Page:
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Ozone Standard Litigation and How it Affects New Hampshire

Upon promulgation of the new eight-hour ozone standard in 1997, the US Environmental Protection Agency (EPA) began to revoke the older one-hour standard for ozone in areas that were not currently violating the older standard. EPA intended to retire the one-hour standard in favor of the more protective eight-hour standard in order to ensure protective coverage for ozone throughout the country.

In 1998, the American Trucking Association, the US Chamber of Commerce and other state and business groups challenged the new eight-hour standard in court on the basis of how the threshold was determined. The courts remanded the eight-hour standard back to EPA, but did not vacate it, meaning that the eight-hour standard technically continued to exist, but was unenforceable until the technical justification for it was clarified. EPA appealed the ruling. In early 2001, the US Supreme Court reversed the lower court rulings and upheld EPA’s authority to set and implement revised national ambient air quality standards. The Court instructed EPA to develop an implementation plan (including a timetable) consistent with the Court’s decision. (EPA web site on background and court cases on the revised standard)

While the case was pending before the Supreme Court, the ozone standard remained in effect and EPA started the process of transitioning from the one-hour standard to the eight-hour standard. EPA is required by law to designate nonattainment areas within 2 years of promulgation. Although the designation process was started and EPA required states to submit proposed nonattainment area designations in 2000, this process has been slowed pending resolution of the litigation and EPA’s response to the 2001 Supreme Court ruling. In a settlement with nine environmental groups, EPA has agreed to an April 15, 2004 deadline for designating attainment and nonattainment areas for the eight-hour ozone standard. According to EPA’s schedule, states are required to propose eight-hour ozone nonattainment areas by April 15, 2003 and subsequently file state implementation plans (SIPs) with control requirements three years after area designations. Attainment dates for eight-hour ozone could begin as early as 2007 for the least severe nonattainment areas.

One-Hour Ozone Standard
In June of 1998, DES filed its one-hour ozone attainment demonstration with EPA. In September of 1998 New Hampshire began monitoring attainment of the one-hour standard statewide, making the state eligible for redesignation to attainment or revocation of the one-hour standard, a move at the time designed to transition the state to the new eight-hour ozone standard.

The one-hour ozone standard was revoked throughout New Hampshire in May 1999. Pending litigation against the eight-hour standard, this inadvertently left New Hampshire and many other states without any enforceable ozone standard. In an attempt to better protect these areas, EPA reinstated the old one-hour ozone standard nationwide in 2000. This action returned portions of Hillsborough, Rockingham, and Stafford counties to "Serious" nonattainment, and Cheshire County and the Manchester region to "Unclassified" and "Marginal" nonattainment, respectfully (map of one-hour ozone nonattainment areas). All of these areas currently meet the one-hour NAAQS. EPA plans to eventually revoke the one-hour standard again in conjunction with designation of areas for the eight-hour standard.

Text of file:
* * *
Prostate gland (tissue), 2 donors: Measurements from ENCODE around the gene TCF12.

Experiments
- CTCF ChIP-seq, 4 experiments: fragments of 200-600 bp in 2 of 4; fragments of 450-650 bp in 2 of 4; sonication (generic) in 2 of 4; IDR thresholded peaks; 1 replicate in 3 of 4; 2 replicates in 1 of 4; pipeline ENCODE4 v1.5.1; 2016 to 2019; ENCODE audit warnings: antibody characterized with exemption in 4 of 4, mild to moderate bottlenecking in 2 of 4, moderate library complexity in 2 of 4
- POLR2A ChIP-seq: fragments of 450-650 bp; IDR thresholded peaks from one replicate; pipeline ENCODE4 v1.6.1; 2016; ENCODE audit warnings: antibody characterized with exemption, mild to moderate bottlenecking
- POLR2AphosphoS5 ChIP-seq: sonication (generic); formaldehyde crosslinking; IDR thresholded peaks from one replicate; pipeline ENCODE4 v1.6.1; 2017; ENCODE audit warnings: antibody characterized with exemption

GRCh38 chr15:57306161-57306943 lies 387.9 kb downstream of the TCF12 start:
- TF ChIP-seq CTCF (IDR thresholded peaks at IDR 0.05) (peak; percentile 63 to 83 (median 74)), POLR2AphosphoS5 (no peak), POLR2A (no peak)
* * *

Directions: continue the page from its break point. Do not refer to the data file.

Chronology for Establishing 8-Hour Ozone Nonattainment Areas

  • Following the adoption of the eight-hour ozone NAAQS in July 1997, EPA asked states to track monitored eight-hour ozone values to determine which areas exceed the new standard.
  • In 1998, eight-hour ozone standard is challenged by the American Trucking Association (and others) for among other things failing to consider the benefits of the pollutant ozone.
  • On August 18, 1999, New Hampshire begins submiting eight-hour ozone values to EPA Aerometric Information Retrieval System (AIRS) data base.
  • In a March 28, 2000 memo, EPA requested that states submit final recommendations for nonattainment area boundaries based on 1997-99 monitoring data. Governor Shaheen submitted New Hampshire’s proposed eight-hour ozone nonattainment area designations to EPA on July 24, 2000.
  • February, 2001 – US Supreme Court upholds the constitutionality of the Clean Air Act as EPA had interpreted it in setting the new eight-hour ozone standard.
  • March, 2002 – DC Circuit Court upholds the revised standards and rejects all remaining challenges to EPA’s 1997 NAAQS for ozone (and for fine particulate matter).
  • December, 2002 – EPA issues final response to the DC Circuit’s remand to consider the potential beneficial effects of ozone. EPA reaffirms the eight-hour ozone standard.
  • March through April 2002 – EPA holds public meetings for implementation options.
  • 2002-2003 – EPA plans to work with states and other interested parties to develop rule on implementation of eight-hour ozone NAAQS, including area designation issues and ozone attainment requirements.
  • Early 2003 – EPA publishes proposed rule for implementation.
  • April 2003 – States provide designation recommendations.
  • Late 2003 – EPA publishes final imlementation rule.
  • April 2004 – EPA finalizes nonattainment area designations.
  • April 2004-May 2007 – Nonattainment area State Implementation Plans (SIPs) submitted to EPA.
  • 2010 – Likely attainment date for all New Hampshire nonattainment areas.

US EPA’s web site: Ozone Eight-Hour Implementation Approach




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